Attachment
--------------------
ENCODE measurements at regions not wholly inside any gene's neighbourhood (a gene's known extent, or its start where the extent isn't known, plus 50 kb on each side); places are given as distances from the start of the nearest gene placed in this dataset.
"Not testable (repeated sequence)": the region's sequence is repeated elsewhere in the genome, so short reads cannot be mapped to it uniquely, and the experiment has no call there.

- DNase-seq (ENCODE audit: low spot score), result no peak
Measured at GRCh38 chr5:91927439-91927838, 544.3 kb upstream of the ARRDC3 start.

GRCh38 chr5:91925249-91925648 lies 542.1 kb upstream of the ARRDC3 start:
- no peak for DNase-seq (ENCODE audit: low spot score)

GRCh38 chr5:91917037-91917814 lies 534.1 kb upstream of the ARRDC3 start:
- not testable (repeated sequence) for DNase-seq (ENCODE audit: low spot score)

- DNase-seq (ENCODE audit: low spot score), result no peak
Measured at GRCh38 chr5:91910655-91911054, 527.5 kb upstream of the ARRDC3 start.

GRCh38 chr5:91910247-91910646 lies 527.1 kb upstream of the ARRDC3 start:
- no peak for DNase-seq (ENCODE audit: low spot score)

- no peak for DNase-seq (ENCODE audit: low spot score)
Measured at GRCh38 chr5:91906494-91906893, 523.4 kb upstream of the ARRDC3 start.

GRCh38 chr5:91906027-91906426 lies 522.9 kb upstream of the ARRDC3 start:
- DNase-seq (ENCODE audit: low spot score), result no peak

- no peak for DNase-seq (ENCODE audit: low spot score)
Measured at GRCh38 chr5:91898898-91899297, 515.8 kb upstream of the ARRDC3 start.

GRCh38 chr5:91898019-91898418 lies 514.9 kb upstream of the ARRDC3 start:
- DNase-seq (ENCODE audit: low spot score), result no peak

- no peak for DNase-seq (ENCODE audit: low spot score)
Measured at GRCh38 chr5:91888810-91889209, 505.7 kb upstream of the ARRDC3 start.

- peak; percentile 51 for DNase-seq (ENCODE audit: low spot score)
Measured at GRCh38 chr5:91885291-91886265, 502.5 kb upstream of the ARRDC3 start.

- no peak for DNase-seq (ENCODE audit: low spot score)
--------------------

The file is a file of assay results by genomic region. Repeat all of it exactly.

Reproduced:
ENCODE measurements at regions not wholly inside any gene's neighbourhood (a gene's known extent, or its start where the extent isn't known, plus 50 kb on each side); places are given as distances from the start of the nearest gene placed in this dataset.
"Not testable (repeated sequence)": the region's sequence is repeated elsewhere in the genome, so short reads cannot be mapped to it uniquely, and the experiment has no call there.

- DNase-seq (ENCODE audit: low spot score), result no peak
Measured at GRCh38 chr5:91927439-91927838, 544.3 kb upstream of the ARRDC3 start.

GRCh38 chr5:91925249-91925648 lies 542.1 kb upstream of the ARRDC3 start:
- no peak for DNase-seq (ENCODE audit: low spot score)

GRCh38 chr5:91917037-91917814 lies 534.1 kb upstream of the ARRDC3 start:
- not testable (repeated sequence) for DNase-seq (ENCODE audit: low spot score)

- DNase-seq (ENCODE audit: low spot score), result no peak
Measured at GRCh38 chr5:91910655-91911054, 527.5 kb upstream of the ARRDC3 start.

GRCh38 chr5:91910247-91910646 lies 527.1 kb upstream of the ARRDC3 start:
- no peak for DNase-seq (ENCODE audit: low spot score)

- no peak for DNase-seq (ENCODE audit: low spot score)
Measured at GRCh38 chr5:91906494-91906893, 523.4 kb upstream of the ARRDC3 start.

GRCh38 chr5:91906027-91906426 lies 522.9 kb upstream of the ARRDC3 start:
- DNase-seq (ENCODE audit: low spot score), result no peak

- no peak for DNase-seq (ENCODE audit: low spot score)
Measured at GRCh38 chr5:91898898-91899297, 515.8 kb upstream of the ARRDC3 start.

GRCh38 chr5:91898019-91898418 lies 514.9 kb upstream of the ARRDC3 start:
- DNase-seq (ENCODE audit: low spot score), result no peak

- no peak for DNase-seq (ENCODE audit: low spot score)
Measured at GRCh38 chr5:91888810-91889209, 505.7 kb upstream of the ARRDC3 start.

- peak; percentile 51 for DNase-seq (ENCODE audit: low spot score)
Measured at GRCh38 chr5:91885291-91886265, 502.5 kb upstream of the ARRDC3 start.

- no peak for DNase-seq (ENCODE audit: low spot score)